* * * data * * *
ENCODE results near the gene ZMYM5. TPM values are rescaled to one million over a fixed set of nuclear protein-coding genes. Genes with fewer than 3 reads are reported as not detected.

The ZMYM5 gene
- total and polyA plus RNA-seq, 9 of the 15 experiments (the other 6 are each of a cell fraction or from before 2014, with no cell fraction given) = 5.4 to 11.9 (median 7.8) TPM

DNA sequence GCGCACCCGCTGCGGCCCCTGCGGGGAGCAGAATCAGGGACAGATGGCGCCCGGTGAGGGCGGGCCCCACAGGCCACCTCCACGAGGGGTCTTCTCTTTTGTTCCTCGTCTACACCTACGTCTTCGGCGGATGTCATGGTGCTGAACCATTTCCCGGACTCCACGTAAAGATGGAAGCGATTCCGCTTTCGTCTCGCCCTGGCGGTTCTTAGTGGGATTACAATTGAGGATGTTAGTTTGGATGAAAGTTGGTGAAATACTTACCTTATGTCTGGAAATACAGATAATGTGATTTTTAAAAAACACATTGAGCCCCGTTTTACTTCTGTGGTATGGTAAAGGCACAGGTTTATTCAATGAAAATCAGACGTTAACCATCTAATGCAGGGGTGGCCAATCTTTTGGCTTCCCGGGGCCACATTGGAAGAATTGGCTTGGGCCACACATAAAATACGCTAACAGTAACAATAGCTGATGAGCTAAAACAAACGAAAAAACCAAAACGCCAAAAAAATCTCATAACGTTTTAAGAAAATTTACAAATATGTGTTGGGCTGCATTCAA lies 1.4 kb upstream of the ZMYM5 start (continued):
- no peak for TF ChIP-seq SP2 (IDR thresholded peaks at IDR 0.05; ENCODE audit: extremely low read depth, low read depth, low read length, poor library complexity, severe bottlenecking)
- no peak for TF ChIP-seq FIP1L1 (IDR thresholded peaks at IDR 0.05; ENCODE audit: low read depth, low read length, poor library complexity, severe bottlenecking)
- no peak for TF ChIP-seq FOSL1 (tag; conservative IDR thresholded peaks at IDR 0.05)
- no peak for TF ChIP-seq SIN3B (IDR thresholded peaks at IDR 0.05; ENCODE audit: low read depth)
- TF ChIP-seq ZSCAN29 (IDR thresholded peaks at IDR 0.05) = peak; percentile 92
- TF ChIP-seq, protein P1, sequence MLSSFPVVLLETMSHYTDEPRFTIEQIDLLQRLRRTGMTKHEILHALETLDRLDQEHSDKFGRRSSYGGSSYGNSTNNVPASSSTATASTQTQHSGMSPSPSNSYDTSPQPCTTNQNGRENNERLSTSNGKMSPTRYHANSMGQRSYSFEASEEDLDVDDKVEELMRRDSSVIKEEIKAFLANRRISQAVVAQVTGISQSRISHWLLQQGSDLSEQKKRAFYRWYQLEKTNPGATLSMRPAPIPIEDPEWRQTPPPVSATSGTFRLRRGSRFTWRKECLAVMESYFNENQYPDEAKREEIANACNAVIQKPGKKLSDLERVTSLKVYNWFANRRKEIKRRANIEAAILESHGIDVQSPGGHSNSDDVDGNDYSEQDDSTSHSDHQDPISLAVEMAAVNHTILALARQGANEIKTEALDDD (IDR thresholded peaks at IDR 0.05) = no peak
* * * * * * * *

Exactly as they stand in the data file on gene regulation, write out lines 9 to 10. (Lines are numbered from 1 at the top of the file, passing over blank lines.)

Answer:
- TF ChIP-seq ZSCAN29 (IDR thresholded peaks at IDR 0.05) = peak; percentile 92
- TF ChIP-seq, protein P1, sequence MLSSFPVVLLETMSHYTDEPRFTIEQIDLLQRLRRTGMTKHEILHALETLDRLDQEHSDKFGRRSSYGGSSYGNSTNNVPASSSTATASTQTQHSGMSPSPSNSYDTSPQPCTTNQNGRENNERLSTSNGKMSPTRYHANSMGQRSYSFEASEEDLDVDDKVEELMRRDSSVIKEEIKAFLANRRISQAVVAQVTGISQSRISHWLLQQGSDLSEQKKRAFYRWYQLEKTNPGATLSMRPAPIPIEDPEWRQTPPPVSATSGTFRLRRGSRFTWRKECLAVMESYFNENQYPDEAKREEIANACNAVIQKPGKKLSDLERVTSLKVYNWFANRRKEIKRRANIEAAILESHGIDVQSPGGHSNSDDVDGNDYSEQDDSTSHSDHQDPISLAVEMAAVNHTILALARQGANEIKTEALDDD (IDR thresholded peaks at IDR 0.05) = no peak